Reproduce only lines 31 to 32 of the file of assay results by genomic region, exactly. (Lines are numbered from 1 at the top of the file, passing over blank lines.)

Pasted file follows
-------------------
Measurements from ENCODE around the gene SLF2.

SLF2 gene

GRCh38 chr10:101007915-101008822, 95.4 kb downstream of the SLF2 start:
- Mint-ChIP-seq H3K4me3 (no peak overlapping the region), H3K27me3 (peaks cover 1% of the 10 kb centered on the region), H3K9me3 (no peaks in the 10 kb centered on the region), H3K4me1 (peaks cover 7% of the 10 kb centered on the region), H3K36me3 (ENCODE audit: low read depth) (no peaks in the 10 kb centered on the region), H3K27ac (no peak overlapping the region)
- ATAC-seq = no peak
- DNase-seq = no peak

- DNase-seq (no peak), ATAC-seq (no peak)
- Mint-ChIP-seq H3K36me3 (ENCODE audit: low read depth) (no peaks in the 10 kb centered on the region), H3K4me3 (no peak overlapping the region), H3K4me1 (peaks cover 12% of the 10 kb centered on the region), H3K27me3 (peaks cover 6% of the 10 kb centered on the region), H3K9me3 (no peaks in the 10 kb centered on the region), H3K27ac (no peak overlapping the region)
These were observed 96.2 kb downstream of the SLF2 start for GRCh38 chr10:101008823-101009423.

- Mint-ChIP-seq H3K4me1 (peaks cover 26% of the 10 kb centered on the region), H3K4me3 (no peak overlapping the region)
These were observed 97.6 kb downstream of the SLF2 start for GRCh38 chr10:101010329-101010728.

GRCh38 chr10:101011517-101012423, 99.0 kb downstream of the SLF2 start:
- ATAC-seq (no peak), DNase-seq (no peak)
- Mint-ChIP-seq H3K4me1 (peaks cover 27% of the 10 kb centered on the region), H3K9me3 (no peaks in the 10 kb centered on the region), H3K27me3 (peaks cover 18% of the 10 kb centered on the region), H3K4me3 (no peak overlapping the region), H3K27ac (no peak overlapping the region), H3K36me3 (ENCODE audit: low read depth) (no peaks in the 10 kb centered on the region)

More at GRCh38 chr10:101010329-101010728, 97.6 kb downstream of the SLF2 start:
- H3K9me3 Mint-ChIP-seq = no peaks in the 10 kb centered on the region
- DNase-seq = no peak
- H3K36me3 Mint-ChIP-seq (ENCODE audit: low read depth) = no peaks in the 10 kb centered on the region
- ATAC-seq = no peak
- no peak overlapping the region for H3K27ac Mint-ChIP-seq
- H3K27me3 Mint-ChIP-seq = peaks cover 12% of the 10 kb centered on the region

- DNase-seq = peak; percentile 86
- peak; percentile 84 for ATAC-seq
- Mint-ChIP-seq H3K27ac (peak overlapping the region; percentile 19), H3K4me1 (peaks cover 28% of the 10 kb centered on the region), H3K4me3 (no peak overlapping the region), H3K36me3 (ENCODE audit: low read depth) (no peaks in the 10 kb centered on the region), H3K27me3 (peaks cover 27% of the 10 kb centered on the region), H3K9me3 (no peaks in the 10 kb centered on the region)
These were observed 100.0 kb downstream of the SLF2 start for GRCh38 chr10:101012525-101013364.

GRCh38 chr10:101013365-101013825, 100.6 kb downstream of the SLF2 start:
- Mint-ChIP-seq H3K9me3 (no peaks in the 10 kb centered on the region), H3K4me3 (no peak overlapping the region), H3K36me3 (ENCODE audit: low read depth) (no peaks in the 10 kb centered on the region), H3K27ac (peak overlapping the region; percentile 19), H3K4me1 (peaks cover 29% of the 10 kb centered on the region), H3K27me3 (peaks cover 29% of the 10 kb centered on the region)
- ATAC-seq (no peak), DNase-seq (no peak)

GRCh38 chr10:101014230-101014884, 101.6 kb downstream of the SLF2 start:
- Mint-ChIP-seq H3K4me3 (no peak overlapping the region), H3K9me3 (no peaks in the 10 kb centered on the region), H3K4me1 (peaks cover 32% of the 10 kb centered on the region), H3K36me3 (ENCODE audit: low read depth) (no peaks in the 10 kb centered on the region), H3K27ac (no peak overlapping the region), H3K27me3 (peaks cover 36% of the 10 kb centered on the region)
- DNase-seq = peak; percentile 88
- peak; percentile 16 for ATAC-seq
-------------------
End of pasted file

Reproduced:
- DNase-seq = peak; percentile 88
- peak; percentile 16 for ATAC-seq